Crews begin to rein in wildfire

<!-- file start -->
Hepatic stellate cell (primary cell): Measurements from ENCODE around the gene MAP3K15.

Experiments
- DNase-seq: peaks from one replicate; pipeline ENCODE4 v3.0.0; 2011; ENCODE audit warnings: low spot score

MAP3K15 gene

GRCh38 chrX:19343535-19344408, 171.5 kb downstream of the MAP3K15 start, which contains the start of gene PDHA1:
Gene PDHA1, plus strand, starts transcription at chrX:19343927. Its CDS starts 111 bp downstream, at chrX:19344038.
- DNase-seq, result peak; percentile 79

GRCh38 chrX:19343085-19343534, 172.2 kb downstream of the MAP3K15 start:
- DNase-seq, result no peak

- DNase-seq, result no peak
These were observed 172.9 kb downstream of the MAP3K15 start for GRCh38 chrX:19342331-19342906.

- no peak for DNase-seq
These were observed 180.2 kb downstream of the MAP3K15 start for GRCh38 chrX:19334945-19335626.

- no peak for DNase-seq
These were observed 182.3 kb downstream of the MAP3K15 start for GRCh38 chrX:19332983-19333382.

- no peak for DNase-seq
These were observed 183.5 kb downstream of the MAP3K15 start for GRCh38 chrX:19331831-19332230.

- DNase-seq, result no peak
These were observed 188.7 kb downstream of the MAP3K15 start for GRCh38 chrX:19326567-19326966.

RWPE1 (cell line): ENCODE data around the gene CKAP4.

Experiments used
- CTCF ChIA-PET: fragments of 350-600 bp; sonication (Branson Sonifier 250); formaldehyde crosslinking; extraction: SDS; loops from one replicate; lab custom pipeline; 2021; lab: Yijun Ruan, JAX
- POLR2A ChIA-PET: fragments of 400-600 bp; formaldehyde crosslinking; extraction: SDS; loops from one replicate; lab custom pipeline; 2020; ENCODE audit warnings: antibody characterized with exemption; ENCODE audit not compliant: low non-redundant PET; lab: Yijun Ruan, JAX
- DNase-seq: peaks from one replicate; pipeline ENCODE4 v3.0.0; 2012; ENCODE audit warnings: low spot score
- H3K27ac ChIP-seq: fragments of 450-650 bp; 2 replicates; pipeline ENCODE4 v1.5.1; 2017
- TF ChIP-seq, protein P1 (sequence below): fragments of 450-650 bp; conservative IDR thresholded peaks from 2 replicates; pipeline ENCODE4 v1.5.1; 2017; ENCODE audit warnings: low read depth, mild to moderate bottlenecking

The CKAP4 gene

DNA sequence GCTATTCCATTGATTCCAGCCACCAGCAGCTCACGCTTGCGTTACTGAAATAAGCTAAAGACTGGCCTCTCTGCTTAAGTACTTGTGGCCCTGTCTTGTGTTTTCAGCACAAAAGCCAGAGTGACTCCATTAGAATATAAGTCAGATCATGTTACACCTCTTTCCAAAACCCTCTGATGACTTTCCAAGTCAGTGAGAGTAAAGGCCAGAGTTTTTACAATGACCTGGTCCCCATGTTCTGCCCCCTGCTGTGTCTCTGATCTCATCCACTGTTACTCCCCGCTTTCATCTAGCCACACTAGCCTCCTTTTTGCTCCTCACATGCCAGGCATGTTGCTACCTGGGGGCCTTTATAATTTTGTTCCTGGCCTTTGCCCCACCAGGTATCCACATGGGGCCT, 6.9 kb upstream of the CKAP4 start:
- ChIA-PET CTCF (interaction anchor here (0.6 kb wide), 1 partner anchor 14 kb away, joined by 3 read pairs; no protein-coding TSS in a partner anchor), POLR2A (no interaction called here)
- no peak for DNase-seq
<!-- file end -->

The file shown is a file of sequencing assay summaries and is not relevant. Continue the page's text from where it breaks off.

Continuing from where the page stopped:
GLENWOOD SPRINGS A deserted home at 1510 Canyon Creek Road beside Canyon Creek was calm Thursday afternoon.A ring of the doorbell yielded no answer. No vehicle was present, the residents gone, most likely evacuated because of the New Castle Fire, which had burned an estimated 1,240 acres – less than the previous estimate of 1,800 – since lightning sparked the fire Sunday night.But many of those the fire displaced, residents of 60 of the 90 homes under mandatory evacuation, were able to return home Thursday evening to the subdivision just west of Glenwood Springs. The Canyon Creek Estates evacuation was lifted at 5 p.m. The evacuation of the Canyon Creek drainage homes is still in effect.Fire crews battling the New Castle Fire haven’t lost any lives, and the flames haven’t touched any structures. The fire is now 90 percent contained, said David Boyd, fire information officer for the Bureau of Land Management.”[Fire crews] made a lot of progress today,” Boyd said Thursday. “There is still line to build, and there will still be activity in the days to come.”Fire crews aren’t out of the woods yet. With the 90 percent containment, it’s important to remember the fire isn’t completely out, Boyd said. And it could flare up again quickly if conditions are right.”That is less likely to happen,” Boyd said. “But with fires in this area, anything can happen.”Thursday, clouds drifted in overhead while crews from the Alpine Hot Shots of the Rocky Mountain National Park, Basalt and Gypsum fire departments secured the fire line along the west side of Canyon Creek Road.Fresh-chopped firewood stacked near the front porch of the house at 1510 remained untouched and ready to burn in a stove or fireplace. The two-lane road divides the canyon, where on one side the hillside looks like a war zone and the other looks like a dream. Fire crews executed a “burnout” on the west hillside, saving homes late Wednesday night.On the shoulder of the road a white piece of posterboard read, in red ink, “Thanks, to all of you for working so hard, from all of us.”Fire crews relentlessly worked to put out continuing hot spots along the road in the neighborhood. Bill Kight, fire spokesman for the White River National Forest, said this year’s infestation of linden looper caterpillars, which inhabit and feed on oak brush, may have contributed to the intensity of the fire by creating more fuels.Smoke lingered, ash covered the hillside, and nothing but charred remains of trees remain as a reminder of what was – and what could have been.”A bunch of dedicated firefighters started a burnout in extreme conditions and succeeded in keeping the fire from crossing to the other side of the creek,” Kight said.Burnouts on this sort of terrain are always risky, Kight said, because of the constantly changing wind patterns that tend to blow upslope in the morning and change downslope in the afternoons. But this time it was worth the risk, stopping the fire from progressing farther east into developed areas.”It only takes an unexplained wind, and you’ll lose it,” He said. “It could have gone either way, but I think that they are happy they have a home to come back to.”Friday night, some residents will sleep comfortably while fire crews continue to do what they do.Put out fires.
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